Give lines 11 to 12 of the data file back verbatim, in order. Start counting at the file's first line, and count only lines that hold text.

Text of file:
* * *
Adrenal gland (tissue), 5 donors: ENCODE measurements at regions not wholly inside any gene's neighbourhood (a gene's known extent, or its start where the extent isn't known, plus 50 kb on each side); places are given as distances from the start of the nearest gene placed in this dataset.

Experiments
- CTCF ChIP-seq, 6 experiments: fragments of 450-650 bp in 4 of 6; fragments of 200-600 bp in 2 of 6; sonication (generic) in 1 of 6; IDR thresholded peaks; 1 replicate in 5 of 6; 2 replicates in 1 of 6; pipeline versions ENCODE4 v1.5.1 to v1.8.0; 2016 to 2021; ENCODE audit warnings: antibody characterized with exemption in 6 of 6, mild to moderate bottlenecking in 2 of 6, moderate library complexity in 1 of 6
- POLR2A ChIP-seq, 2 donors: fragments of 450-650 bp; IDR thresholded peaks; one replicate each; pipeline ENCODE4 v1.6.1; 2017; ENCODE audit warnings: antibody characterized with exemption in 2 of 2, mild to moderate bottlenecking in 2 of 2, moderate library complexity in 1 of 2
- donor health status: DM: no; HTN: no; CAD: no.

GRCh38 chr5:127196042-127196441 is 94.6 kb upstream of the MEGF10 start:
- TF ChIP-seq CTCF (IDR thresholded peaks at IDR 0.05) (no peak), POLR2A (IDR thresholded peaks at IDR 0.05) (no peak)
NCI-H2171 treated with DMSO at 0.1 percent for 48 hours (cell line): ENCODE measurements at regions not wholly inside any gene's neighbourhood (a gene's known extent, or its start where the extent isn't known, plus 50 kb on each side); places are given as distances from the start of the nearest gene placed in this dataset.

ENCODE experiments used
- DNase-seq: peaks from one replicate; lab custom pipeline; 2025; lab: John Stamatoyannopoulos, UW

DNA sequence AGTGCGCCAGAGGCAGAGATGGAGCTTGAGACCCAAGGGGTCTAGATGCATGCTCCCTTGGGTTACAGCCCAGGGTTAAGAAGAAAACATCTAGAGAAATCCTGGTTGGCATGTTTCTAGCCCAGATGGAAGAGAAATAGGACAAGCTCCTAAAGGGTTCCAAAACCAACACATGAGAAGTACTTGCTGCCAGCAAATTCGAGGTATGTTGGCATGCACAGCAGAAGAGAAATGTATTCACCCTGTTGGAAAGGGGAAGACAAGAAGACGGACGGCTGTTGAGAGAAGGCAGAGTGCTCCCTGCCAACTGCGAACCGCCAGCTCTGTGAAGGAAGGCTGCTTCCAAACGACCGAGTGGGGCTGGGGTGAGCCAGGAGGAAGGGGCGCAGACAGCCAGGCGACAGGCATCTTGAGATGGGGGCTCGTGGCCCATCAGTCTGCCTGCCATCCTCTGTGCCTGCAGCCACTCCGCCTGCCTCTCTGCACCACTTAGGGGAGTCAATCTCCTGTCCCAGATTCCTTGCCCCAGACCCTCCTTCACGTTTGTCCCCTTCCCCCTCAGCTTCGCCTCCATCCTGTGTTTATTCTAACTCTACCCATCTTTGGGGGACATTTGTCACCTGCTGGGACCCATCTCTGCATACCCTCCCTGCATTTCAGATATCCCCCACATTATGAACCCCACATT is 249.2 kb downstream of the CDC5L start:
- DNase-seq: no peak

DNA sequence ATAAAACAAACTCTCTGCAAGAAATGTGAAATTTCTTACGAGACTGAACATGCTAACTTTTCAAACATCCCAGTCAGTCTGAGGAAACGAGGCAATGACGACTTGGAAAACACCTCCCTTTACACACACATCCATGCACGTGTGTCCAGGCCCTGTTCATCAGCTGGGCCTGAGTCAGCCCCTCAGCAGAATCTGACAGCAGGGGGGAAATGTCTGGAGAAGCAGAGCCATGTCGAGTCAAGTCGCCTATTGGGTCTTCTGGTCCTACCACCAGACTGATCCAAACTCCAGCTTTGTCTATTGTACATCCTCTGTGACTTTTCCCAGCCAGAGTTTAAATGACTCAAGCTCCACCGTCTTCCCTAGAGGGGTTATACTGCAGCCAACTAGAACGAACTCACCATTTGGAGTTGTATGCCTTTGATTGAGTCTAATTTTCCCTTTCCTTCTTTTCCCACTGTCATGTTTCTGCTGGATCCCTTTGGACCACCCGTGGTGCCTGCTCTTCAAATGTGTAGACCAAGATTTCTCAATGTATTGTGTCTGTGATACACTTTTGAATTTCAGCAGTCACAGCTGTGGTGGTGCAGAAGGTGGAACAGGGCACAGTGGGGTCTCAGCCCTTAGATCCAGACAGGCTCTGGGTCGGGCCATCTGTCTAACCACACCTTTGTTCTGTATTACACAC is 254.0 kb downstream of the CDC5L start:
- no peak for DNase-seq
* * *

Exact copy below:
DNA sequence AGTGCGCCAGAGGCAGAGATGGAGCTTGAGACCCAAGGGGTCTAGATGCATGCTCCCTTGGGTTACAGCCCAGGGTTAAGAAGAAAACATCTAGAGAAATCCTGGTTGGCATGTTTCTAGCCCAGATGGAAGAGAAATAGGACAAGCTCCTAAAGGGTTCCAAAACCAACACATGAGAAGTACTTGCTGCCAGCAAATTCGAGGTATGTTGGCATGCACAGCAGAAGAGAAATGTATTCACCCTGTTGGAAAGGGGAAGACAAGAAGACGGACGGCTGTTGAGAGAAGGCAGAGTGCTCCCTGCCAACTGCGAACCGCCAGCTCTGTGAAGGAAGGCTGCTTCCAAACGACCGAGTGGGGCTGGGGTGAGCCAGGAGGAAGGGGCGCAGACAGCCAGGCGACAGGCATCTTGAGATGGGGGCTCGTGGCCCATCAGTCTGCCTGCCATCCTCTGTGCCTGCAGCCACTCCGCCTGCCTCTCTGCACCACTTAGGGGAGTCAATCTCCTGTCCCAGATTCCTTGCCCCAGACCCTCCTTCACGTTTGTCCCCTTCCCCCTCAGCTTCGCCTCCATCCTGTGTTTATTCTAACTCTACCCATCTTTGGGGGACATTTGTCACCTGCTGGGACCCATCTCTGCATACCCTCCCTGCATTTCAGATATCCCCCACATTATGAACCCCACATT is 249.2 kb downstream of the CDC5L start:
- DNase-seq: no peak